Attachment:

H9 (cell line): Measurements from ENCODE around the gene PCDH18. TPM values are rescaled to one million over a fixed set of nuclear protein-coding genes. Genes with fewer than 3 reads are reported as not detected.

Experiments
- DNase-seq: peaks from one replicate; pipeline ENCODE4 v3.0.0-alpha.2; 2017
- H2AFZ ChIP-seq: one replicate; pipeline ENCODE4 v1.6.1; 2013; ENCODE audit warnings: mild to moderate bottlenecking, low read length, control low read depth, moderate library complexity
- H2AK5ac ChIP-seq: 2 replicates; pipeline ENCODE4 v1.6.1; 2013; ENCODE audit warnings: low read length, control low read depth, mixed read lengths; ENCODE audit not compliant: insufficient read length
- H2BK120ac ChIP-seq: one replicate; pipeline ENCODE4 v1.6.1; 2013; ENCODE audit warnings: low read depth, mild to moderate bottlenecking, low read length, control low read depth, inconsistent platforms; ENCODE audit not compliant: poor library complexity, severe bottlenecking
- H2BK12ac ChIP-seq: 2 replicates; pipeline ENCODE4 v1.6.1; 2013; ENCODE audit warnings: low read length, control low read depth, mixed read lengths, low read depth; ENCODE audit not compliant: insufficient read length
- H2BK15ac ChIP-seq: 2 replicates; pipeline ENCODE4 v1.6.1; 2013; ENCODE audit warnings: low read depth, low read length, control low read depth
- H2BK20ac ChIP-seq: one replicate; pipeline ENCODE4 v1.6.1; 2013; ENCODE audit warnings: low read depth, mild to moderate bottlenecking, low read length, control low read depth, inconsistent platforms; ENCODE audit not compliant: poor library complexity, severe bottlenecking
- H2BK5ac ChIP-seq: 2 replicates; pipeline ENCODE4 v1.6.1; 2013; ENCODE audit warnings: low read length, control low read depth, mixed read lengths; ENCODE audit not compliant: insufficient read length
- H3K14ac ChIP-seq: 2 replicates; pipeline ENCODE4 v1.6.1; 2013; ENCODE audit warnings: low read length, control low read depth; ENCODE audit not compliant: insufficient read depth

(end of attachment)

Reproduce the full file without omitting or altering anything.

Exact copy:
H9 (cell line): Measurements from ENCODE around the gene PCDH18. TPM values are rescaled to one million over a fixed set of nuclear protein-coding genes. Genes with fewer than 3 reads are reported as not detected.

Experiments
- DNase-seq: peaks from one replicate; pipeline ENCODE4 v3.0.0-alpha.2; 2017
- H2AFZ ChIP-seq: one replicate; pipeline ENCODE4 v1.6.1; 2013; ENCODE audit warnings: mild to moderate bottlenecking, low read length, control low read depth, moderate library complexity
- H2AK5ac ChIP-seq: 2 replicates; pipeline ENCODE4 v1.6.1; 2013; ENCODE audit warnings: low read length, control low read depth, mixed read lengths; ENCODE audit not compliant: insufficient read length
- H2BK120ac ChIP-seq: one replicate; pipeline ENCODE4 v1.6.1; 2013; ENCODE audit warnings: low read depth, mild to moderate bottlenecking, low read length, control low read depth, inconsistent platforms; ENCODE audit not compliant: poor library complexity, severe bottlenecking
- H2BK12ac ChIP-seq: 2 replicates; pipeline ENCODE4 v1.6.1; 2013; ENCODE audit warnings: low read length, control low read depth, mixed read lengths, low read depth; ENCODE audit not compliant: insufficient read length
- H2BK15ac ChIP-seq: 2 replicates; pipeline ENCODE4 v1.6.1; 2013; ENCODE audit warnings: low read depth, low read length, control low read depth
- H2BK20ac ChIP-seq: one replicate; pipeline ENCODE4 v1.6.1; 2013; ENCODE audit warnings: low read depth, mild to moderate bottlenecking, low read length, control low read depth, inconsistent platforms; ENCODE audit not compliant: poor library complexity, severe bottlenecking
- H2BK5ac ChIP-seq: 2 replicates; pipeline ENCODE4 v1.6.1; 2013; ENCODE audit warnings: low read length, control low read depth, mixed read lengths; ENCODE audit not compliant: insufficient read length
- H3K14ac ChIP-seq: 2 replicates; pipeline ENCODE4 v1.6.1; 2013; ENCODE audit warnings: low read length, control low read depth; ENCODE audit not compliant: insufficient read depth